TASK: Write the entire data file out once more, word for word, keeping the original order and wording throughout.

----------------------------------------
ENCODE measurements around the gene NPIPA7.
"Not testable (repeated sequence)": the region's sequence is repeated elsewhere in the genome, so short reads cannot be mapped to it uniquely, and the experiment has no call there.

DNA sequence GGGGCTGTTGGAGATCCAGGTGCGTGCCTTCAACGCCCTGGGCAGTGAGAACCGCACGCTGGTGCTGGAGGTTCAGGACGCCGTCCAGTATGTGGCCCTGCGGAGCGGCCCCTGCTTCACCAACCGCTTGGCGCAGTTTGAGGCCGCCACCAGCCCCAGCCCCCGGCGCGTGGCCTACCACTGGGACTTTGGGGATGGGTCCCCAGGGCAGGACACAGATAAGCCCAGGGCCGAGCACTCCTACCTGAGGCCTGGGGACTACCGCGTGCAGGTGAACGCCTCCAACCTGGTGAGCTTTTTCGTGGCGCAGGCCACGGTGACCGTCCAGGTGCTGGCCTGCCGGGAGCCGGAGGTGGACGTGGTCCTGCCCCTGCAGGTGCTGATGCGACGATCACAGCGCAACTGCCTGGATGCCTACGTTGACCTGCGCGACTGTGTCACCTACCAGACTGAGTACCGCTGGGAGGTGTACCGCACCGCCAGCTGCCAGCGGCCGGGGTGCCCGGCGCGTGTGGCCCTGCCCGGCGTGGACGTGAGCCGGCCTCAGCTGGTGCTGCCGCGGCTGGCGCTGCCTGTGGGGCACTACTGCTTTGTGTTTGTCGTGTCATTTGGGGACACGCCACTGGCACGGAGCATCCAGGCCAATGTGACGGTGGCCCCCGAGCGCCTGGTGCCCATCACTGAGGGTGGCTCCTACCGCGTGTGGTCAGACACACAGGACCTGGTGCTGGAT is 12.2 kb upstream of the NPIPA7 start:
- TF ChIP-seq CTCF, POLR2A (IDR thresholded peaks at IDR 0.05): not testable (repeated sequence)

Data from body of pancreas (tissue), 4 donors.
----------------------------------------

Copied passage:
ENCODE measurements around the gene NPIPA7.
"Not testable (repeated sequence)": the region's sequence is repeated elsewhere in the genome, so short reads cannot be mapped to it uniquely, and the experiment has no call there.

DNA sequence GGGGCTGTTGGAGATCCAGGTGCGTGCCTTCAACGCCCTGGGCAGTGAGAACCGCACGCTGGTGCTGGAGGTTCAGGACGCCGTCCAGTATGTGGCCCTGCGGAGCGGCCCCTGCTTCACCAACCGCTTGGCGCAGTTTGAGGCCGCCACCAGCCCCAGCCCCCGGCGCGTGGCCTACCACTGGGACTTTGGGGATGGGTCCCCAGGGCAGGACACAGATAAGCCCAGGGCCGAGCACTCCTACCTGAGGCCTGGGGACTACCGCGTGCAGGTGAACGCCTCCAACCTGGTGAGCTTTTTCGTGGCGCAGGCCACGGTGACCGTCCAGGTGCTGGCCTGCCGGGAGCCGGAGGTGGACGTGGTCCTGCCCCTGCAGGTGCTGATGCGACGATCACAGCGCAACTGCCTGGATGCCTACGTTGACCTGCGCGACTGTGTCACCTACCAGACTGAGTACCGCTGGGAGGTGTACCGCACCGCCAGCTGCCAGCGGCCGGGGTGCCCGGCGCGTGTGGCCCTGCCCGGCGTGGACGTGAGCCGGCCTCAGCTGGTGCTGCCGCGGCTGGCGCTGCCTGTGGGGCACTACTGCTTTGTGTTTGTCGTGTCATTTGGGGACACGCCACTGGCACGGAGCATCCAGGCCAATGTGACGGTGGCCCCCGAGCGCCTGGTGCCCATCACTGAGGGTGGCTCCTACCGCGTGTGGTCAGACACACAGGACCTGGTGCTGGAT is 12.2 kb upstream of the NPIPA7 start:
- TF ChIP-seq CTCF, POLR2A (IDR thresholded peaks at IDR 0.05): not testable (repeated sequence)

Data from body of pancreas (tissue), 4 donors.